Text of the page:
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India

India is one of the world’s largest producers and exporters of opium, and its citizens have consumed the drug for both cultural and religious reasons for centuries. But in 1985, in response to pressure from the UN, the country passed the Narcotics and Psychotropic Substances Act, which had the unintended consequence of rendering access to […]

India

is one of the world’s largest producers and exporters of opium, and its citizens have consumed the drug for both cultural and religious reasons for centuries. But in 1985, in response to pressure from the UN, the country passed the Narcotics and Psychotropic Substances Act, which had the unintended consequence of rendering access to morphine — a derivative of opium and the gold standard for pain treatment — virtually impossible. Thirteen years later, India’s central government asked its states to loosen their regulations. However just 13 of 28 states complied, and access to the drug remains scattered at best.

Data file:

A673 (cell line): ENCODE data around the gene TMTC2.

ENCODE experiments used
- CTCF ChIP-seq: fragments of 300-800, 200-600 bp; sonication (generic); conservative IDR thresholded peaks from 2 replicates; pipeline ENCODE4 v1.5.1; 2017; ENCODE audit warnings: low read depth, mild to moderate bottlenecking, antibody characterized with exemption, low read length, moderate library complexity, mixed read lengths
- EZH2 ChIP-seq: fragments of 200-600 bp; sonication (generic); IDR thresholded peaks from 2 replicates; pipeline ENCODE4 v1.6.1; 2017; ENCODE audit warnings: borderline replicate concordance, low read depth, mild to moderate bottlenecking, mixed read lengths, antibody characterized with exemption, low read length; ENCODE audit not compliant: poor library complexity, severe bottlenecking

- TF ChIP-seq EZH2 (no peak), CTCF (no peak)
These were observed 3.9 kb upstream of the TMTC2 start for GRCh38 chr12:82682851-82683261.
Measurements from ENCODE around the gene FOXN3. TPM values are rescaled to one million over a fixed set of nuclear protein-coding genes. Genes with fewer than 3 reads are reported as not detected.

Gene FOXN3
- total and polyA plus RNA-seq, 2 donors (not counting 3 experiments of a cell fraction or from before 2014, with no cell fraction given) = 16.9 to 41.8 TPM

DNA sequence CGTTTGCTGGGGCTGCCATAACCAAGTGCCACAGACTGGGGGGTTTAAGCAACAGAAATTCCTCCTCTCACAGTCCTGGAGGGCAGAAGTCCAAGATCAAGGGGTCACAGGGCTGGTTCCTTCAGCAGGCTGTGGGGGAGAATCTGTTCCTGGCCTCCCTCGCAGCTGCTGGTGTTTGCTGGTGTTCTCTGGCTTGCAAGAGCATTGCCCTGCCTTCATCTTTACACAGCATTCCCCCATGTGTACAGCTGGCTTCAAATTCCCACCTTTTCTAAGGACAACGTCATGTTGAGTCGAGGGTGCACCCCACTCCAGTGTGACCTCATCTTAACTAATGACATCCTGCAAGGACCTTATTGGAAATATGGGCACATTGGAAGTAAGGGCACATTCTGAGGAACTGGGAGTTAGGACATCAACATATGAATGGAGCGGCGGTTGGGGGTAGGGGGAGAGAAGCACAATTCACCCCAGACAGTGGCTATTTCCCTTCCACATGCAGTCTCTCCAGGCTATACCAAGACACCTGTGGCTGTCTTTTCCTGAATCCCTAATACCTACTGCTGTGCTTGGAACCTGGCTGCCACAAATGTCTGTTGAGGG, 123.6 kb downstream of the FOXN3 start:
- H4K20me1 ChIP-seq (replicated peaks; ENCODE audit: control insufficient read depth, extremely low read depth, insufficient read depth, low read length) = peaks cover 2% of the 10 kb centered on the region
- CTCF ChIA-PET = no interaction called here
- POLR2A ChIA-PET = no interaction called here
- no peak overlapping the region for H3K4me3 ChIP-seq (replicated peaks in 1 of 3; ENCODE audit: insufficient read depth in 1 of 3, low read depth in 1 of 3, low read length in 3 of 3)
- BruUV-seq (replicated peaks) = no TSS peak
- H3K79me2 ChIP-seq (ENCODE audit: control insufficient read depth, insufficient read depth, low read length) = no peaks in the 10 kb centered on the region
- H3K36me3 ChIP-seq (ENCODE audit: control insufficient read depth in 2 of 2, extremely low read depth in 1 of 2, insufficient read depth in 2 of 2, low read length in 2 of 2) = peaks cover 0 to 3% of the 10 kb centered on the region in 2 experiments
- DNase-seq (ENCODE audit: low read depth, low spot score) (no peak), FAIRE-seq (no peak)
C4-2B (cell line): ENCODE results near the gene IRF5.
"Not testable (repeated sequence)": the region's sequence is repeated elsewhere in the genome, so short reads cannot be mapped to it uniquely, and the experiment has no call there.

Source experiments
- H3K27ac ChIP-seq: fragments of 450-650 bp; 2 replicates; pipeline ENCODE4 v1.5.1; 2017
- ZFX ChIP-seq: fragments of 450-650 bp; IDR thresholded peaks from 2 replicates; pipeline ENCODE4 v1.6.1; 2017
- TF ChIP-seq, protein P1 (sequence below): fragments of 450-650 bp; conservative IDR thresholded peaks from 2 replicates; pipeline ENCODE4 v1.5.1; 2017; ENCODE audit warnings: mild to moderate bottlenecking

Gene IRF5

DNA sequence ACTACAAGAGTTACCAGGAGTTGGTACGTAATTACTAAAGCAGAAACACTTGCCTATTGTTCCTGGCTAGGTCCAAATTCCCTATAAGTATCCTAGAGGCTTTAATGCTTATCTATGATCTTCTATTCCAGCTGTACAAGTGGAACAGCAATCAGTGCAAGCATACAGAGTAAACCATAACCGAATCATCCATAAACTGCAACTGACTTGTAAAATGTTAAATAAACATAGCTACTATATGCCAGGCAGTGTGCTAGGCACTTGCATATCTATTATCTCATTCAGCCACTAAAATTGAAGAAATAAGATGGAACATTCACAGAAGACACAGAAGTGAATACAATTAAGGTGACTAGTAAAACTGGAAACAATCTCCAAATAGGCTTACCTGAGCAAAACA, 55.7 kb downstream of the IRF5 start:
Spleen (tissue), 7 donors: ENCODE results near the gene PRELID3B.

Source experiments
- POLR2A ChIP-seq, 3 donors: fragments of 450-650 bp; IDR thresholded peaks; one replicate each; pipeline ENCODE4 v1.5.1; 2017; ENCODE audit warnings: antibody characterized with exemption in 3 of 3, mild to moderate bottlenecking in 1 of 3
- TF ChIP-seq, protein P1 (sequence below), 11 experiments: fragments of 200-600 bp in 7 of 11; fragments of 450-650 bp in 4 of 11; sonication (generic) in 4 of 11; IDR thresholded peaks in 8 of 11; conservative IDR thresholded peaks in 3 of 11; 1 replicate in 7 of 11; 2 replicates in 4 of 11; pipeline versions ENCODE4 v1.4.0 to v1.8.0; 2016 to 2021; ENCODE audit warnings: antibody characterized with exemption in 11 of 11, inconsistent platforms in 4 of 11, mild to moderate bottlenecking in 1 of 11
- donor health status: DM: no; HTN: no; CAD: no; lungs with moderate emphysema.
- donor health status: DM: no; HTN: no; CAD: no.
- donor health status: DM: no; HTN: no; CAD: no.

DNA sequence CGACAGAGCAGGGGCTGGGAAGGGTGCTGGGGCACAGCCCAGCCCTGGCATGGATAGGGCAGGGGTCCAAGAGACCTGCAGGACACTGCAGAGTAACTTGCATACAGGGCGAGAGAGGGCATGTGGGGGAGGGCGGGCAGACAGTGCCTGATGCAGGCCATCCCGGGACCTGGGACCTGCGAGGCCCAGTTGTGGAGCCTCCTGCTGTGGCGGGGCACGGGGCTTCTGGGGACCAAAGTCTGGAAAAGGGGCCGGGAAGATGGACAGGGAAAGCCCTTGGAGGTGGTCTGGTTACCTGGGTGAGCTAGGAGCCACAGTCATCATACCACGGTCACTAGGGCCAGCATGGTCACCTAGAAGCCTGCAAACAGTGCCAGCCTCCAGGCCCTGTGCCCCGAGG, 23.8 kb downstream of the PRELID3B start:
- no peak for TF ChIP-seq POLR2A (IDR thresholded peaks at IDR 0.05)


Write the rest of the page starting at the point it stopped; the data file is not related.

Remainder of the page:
One notable exception is the state of Kerala, where the government changed its laws to ensure that terminally ill patients get the morphine they need. And until his state follows Kerala’s lead, Dr. Abhijit Dam has come up with a formulation of his own to help ease patients’ pain.

Kerala: How a State Mitigates Patients’ Suffering

      

The Koshish Cocktail: One Indian Doctor’s Alternative to Morphine

      

The Indian state of Kerala has cut through the red tape found elsewhere in the country to get pain medication to those who need it.

      

For terminally ill patients without access to adequate morphine, Dr. Abhijit Dam has come up with another solution.

Copyright © 2012 University of British Columbia Graduate School of Journalism. All rights reserved.
Generous support provided by the Mindset Social Innovation Foundation and the MITACS Accelerate Project.